In the Pipeline: Sevenfold still pushing artistic boundaries

The line of mainly black-clad fans snaked around the complex last Thursday where Johnny's Saloon is located on Beach Boulevard near Slater Avenue.

This was after it was announced that the popular bar would be distributing free tickets to a special concert at the Hollywood Palladium this week featuring Huntington Beach's own Avenged Sevenfold.

The show was to be both a thank you to fans and a celebration of the release of the band's new album, "Hail to the King." Wandering through the mob outside Johnny's was a good opportunity for me to remember just what this band means to the faithful, and not just to those who live here.

I spoke to a lot of people who said they drove from all over Southern California to be here, and the mood was festive and celebratory — just like it is whenever these guys release a new album.

And what a new album it is.

I think "Hail to the King," the band's sixth since forming in 1999, will stand out as a bit of a game changer. The band has been on a steady growth course since early releases, including "Sounding the Seventh Trumpet" and "City of Evil." With each new record, it pushes newer limits and is careful to never appear stagnant. The writing gets stronger, the playing gets better and the sense of elevation has been clear with each title over the years.

Tragically, the drummer, Jimmy "The Rev" Sullivan, died several years ago. Since then, A7X (as the band is commonly known) has had a lot more to prove than many other bands. Sullivan was a key creative force, irreplaceable, and the band knew it. So the band members never tried to replace him. Instead, they just did what they had to do to survive and thrive in the moment.

Legendary drummer Mike Portnoy filled in on the last album, the No. 1 Billboard smash "Nightmare." Now A7X has settled on a new permanent drummer, Arin Ilejay. As much as The Rev is missed by band members and fans, I'm not sure their music will ever be too defined by the drum sounds anymore. Rather, A7X shines on the strength of the writing and guitar playing, and at the center of it all, the passionately ferocious vocals of Matt "M. Shadows" Sanders.

Listening to "Hail to the King," I understand how seriously good this band is. Though the band members have played within the metal core genre for a long time, they have always had many more tricks up their sleeves than many other bands around them. They have a work ethic that helps them hone their many musical gifts in ways that clearly set them apart from other metal (or any other kinds of) bands.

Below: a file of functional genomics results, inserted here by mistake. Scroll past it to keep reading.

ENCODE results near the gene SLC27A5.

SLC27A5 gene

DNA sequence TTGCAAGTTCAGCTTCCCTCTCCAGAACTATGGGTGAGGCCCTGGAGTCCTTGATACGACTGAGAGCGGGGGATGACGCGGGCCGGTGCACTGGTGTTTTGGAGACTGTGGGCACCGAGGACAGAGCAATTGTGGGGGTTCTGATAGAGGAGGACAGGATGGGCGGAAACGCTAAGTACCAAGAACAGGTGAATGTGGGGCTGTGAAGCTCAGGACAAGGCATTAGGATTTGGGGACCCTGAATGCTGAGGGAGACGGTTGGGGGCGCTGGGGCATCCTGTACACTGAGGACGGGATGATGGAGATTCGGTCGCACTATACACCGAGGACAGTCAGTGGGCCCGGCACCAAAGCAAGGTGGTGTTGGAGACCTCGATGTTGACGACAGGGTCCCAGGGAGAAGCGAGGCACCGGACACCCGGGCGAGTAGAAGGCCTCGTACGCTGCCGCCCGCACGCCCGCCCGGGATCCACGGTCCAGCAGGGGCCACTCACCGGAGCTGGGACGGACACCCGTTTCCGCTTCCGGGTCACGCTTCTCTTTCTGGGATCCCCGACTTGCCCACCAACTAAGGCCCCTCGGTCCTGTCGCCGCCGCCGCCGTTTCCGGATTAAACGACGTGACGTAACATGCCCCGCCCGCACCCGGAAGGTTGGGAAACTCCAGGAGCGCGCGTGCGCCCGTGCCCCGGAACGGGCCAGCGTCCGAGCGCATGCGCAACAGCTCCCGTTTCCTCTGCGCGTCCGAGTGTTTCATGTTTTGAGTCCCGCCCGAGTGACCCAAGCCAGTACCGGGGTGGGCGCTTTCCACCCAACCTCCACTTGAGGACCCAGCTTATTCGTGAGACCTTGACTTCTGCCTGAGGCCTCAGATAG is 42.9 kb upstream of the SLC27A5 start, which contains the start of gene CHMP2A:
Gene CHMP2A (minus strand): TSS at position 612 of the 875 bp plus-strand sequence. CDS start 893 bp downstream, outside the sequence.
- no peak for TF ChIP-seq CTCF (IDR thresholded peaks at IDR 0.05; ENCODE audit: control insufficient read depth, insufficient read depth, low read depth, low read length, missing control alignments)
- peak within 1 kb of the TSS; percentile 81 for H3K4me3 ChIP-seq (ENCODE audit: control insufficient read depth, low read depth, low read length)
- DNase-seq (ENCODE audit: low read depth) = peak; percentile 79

After spending some time with this new album, it's clear to me that Avenged Sevenfold has created a modern metal masterpiece. In many ways, it feels as if the band has grown up, though that's not to say that the songs don't bristle and burn with intensity. It means that there is now a depth and, yes, even a maturity layered throughout.

It's what happens when a band decides to keep growing rather than mine the same territory over and over again, as many metal bands are wont to do (and I say this as a metal fan).

These are heavy metal kids who have become heavy metal adults in the past couple of years, and you can hear the influences. But "Hail to the King" is not about picking out some chords here or there that might remind one of bands like Slipknot, the Misfits, Pantera or Metallica. It's about taking a broad step back and appreciating the fact that these musicians, while clearly influenced by those bands (and other metal mavens like AC/DC), have carved out a sound of their own.

Songs like the opener, "Shepherd of Fire," and "This Means War" help set the tone. They are dark, brooding and complex.

The guitar playing as presented by Synyster Gates and Zacky Vengeance is as swirling and hypnotic as ever. But then it is also crunchy and claustrophobic, in the true spirit of classic metal. The fretwork on this record is flat-out brilliant, as is the steady backbone bass of Johnny Christ.

This time out there are also strings, chanting and other orchestral hallmarks of a more sophisticated kind of metal. There is a grandeur and beauty to the music, which truly shines on the melodic closer, "Acid Rain."

M. Shadows in particular soars on this record. His voice over the years is aging like a good scotch whiskey, maturing and taking on the world-weary texture of a young man who has traveled the world many times and experienced many things beyond the realm of most mere mortals. But there's also an honesty and desperation to his singing that grounds this record and makes it something truly special.

In short, the band from Huntington Beach High School has busted through yet another creative ceiling and produced a dynamically powerful work that illustrates lots of growing and stretching.

Huntington Beach is famous for its surfing. But it's worth remembering that many great bands have also come out of this town. In my view, we are as much a music city as we are a surfing city. And Avenged Sevenfold may go down as the ultimate Huntington Beach band.

But then again, ask fans from other countries and they'll claim A7X as well. Because this truly is a band of the world, and I for one am extremely proud of it.

CHRIS EPTING is the author of 19 books, including the new "Baseball in Orange County," from Arcadia Publishing. You can chat with him on Twitter @chrisepting or follow his column at

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